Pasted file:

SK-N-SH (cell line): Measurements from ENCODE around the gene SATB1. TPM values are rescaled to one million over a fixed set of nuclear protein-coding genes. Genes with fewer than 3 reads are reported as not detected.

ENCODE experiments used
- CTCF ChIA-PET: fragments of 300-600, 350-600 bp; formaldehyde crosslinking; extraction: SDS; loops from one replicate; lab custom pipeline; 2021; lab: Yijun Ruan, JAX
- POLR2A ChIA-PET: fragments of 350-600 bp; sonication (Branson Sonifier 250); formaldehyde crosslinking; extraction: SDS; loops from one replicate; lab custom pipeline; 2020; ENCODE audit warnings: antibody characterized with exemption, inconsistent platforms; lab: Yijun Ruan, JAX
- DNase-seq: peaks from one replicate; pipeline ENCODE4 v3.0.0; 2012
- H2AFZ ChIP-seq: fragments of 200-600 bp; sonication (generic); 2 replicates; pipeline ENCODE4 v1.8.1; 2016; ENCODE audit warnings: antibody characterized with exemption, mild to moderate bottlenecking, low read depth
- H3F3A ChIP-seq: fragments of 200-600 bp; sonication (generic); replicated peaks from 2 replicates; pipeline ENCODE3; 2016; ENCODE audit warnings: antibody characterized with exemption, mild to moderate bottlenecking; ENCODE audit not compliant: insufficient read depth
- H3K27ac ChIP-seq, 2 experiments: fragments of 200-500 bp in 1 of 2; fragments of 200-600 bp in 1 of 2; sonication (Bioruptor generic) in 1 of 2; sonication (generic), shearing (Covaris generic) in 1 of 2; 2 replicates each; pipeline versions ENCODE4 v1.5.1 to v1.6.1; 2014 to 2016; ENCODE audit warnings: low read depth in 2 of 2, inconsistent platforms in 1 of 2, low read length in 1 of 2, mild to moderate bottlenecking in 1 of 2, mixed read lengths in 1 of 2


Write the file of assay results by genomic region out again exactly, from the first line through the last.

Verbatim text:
SK-N-SH (cell line): Measurements from ENCODE around the gene SATB1. TPM values are rescaled to one million over a fixed set of nuclear protein-coding genes. Genes with fewer than 3 reads are reported as not detected.

ENCODE experiments used
- CTCF ChIA-PET: fragments of 300-600, 350-600 bp; formaldehyde crosslinking; extraction: SDS; loops from one replicate; lab custom pipeline; 2021; lab: Yijun Ruan, JAX
- POLR2A ChIA-PET: fragments of 350-600 bp; sonication (Branson Sonifier 250); formaldehyde crosslinking; extraction: SDS; loops from one replicate; lab custom pipeline; 2020; ENCODE audit warnings: antibody characterized with exemption, inconsistent platforms; lab: Yijun Ruan, JAX
- DNase-seq: peaks from one replicate; pipeline ENCODE4 v3.0.0; 2012
- H2AFZ ChIP-seq: fragments of 200-600 bp; sonication (generic); 2 replicates; pipeline ENCODE4 v1.8.1; 2016; ENCODE audit warnings: antibody characterized with exemption, mild to moderate bottlenecking, low read depth
- H3F3A ChIP-seq: fragments of 200-600 bp; sonication (generic); replicated peaks from 2 replicates; pipeline ENCODE3; 2016; ENCODE audit warnings: antibody characterized with exemption, mild to moderate bottlenecking; ENCODE audit not compliant: insufficient read depth
- H3K27ac ChIP-seq, 2 experiments: fragments of 200-500 bp in 1 of 2; fragments of 200-600 bp in 1 of 2; sonication (Bioruptor generic) in 1 of 2; sonication (generic), shearing (Covaris generic) in 1 of 2; 2 replicates each; pipeline versions ENCODE4 v1.5.1 to v1.6.1; 2014 to 2016; ENCODE audit warnings: low read depth in 2 of 2, inconsistent platforms in 1 of 2, low read length in 1 of 2, mild to moderate bottlenecking in 1 of 2, mixed read lengths in 1 of 2